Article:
The active lava lake within Halema‘uma‘u Crater is visible, just right of the center of this photo, on Monday evening. (USGS HVO webcam/Special to West Hawaii Today)
Telephoto view looking east of the southeast embayment of the active lava lake within Halema‘uma‘u, Kilauea, on April 26. In this photo, lava from the active lava lake (silvery grey surface in lower left quadrant of photo) cascades into the southeast embayment (red surface). As the lava surface within the southeast embayment was constant during the several hour observation period, it appears that from the southeast embayment lava is plunging underneath the crater floor, contributing to the gradual rise of the crater floor surface. USGS photo by N. Deligne.
The eruption continues within Halema‘uma‘u at the summit of Kilauea on April 26. The active lava lake is visible within the middle right of the photo and has a silvery surface appearance. Within the active lava lake, lava flows from an inlet on the west (bottom) margin towards the east. Some of this lava then cascades into an embayment southeast of the main active lava lake, which on April 26 had red hot roiling lava at the surface. As the level within the southeast embayment is not rising, it appears that lava is plunging underneath the cooled crater floor area, contributing to gradual overall crater floor rise. USGS photo taken by N. Deligne.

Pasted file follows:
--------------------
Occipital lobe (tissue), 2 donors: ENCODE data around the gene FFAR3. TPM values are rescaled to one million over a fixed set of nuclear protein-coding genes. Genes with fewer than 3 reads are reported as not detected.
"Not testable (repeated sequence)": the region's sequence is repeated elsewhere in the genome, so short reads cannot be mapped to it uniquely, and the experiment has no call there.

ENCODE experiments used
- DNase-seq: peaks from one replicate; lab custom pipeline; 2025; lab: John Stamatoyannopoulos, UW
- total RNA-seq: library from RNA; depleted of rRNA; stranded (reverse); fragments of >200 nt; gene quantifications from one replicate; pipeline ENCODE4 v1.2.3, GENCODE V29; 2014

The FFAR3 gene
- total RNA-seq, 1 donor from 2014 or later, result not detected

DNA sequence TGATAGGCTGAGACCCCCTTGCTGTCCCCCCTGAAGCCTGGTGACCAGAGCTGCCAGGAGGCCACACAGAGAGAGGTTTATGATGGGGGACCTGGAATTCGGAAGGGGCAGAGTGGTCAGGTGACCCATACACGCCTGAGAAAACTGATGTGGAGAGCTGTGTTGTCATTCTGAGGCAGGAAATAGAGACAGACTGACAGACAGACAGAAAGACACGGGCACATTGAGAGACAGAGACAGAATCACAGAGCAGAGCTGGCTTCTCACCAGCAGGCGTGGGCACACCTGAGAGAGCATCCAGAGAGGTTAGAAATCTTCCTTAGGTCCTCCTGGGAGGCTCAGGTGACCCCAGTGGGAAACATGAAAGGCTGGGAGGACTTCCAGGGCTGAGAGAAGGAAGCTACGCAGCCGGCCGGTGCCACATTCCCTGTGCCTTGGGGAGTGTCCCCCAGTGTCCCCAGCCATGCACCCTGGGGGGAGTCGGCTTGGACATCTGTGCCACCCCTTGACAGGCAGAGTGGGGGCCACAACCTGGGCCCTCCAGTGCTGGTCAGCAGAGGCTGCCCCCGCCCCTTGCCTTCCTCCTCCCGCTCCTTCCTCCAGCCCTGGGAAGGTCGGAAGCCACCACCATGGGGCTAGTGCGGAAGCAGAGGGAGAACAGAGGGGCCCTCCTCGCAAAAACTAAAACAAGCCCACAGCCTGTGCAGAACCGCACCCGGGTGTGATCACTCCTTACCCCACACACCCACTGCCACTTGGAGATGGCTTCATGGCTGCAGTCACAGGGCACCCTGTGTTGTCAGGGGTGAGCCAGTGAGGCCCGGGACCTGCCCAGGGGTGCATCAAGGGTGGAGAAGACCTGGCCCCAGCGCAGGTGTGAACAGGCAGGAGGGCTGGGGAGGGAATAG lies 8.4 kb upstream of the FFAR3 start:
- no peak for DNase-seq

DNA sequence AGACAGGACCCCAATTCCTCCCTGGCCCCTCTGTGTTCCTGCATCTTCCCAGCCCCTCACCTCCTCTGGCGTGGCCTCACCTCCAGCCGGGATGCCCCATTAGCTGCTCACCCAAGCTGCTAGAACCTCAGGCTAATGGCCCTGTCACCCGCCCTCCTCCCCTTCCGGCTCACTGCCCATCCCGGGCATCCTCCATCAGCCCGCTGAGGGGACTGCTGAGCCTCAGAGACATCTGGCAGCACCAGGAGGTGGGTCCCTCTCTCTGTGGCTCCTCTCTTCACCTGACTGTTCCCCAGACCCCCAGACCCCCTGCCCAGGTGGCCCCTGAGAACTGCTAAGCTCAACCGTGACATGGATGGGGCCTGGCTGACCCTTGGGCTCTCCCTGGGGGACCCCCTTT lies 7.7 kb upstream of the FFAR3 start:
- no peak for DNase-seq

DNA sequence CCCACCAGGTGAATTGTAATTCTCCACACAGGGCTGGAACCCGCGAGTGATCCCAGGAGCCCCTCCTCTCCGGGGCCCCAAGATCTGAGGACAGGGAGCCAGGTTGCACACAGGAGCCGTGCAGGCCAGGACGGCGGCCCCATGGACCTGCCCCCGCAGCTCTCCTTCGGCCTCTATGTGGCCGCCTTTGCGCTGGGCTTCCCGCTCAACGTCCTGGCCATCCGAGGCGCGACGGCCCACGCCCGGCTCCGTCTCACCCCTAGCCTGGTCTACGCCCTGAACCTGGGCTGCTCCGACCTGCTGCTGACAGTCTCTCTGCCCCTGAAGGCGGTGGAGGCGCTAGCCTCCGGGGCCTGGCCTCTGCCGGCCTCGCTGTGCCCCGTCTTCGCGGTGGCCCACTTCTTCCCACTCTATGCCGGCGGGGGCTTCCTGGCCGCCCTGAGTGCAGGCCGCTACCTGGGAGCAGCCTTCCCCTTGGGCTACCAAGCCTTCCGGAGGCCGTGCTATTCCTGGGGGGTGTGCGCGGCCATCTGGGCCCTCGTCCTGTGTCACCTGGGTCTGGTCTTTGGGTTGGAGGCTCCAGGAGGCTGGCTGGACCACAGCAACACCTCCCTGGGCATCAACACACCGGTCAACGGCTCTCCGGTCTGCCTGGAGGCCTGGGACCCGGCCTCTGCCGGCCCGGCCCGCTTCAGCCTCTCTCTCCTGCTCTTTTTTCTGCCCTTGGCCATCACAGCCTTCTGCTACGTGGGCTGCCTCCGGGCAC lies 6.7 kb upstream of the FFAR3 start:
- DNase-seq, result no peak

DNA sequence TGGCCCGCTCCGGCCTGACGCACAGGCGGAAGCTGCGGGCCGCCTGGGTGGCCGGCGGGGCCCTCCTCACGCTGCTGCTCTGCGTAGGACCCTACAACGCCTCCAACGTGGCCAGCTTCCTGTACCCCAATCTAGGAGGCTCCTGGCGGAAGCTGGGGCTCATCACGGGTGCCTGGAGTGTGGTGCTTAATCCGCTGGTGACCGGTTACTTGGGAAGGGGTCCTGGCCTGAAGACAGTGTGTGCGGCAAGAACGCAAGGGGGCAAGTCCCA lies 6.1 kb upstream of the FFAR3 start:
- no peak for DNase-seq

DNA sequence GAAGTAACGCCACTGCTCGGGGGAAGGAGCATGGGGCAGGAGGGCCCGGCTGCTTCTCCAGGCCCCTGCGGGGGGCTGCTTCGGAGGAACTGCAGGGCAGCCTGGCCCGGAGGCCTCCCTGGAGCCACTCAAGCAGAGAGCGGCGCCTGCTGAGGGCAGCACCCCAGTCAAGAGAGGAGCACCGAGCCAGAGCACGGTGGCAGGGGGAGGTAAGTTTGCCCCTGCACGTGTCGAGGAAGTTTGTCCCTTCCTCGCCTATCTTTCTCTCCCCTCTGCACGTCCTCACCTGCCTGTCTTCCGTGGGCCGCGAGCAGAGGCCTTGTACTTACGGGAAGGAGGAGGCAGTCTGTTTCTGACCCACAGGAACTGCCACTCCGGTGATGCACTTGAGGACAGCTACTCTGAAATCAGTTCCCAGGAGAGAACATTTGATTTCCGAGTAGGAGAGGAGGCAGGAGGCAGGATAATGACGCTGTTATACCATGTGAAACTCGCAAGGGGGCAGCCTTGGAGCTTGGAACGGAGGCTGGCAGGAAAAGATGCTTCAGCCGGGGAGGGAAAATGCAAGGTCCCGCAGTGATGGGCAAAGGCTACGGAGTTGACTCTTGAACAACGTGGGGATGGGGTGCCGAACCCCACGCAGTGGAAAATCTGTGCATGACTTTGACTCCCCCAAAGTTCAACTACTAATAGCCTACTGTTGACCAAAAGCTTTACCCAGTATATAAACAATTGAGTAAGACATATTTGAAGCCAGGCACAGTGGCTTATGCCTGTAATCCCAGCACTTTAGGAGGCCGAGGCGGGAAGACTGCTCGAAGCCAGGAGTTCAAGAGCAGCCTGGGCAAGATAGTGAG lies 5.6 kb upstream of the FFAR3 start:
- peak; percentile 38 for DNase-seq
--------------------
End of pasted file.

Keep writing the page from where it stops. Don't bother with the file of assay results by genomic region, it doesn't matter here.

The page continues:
In this photo provided by the U.S. Geological Survey, lava erupts within the summit crater of Kilauea Volcano in Hawaii Volcanoes National Park on Hawaii’s Big Island, March 4, 2022. Kilauea is now erupting a steady stream of lava after a period of intermittent pulsing. The latest eruption began in September but until recently had been stopping and starting every few days. Now the pulsing nature of the eruption has changed and a steady flow of lava is once again filling the volcano’s crater. The flow has been nonstop for more than two weeks. (L. Gallant/USGS via AP)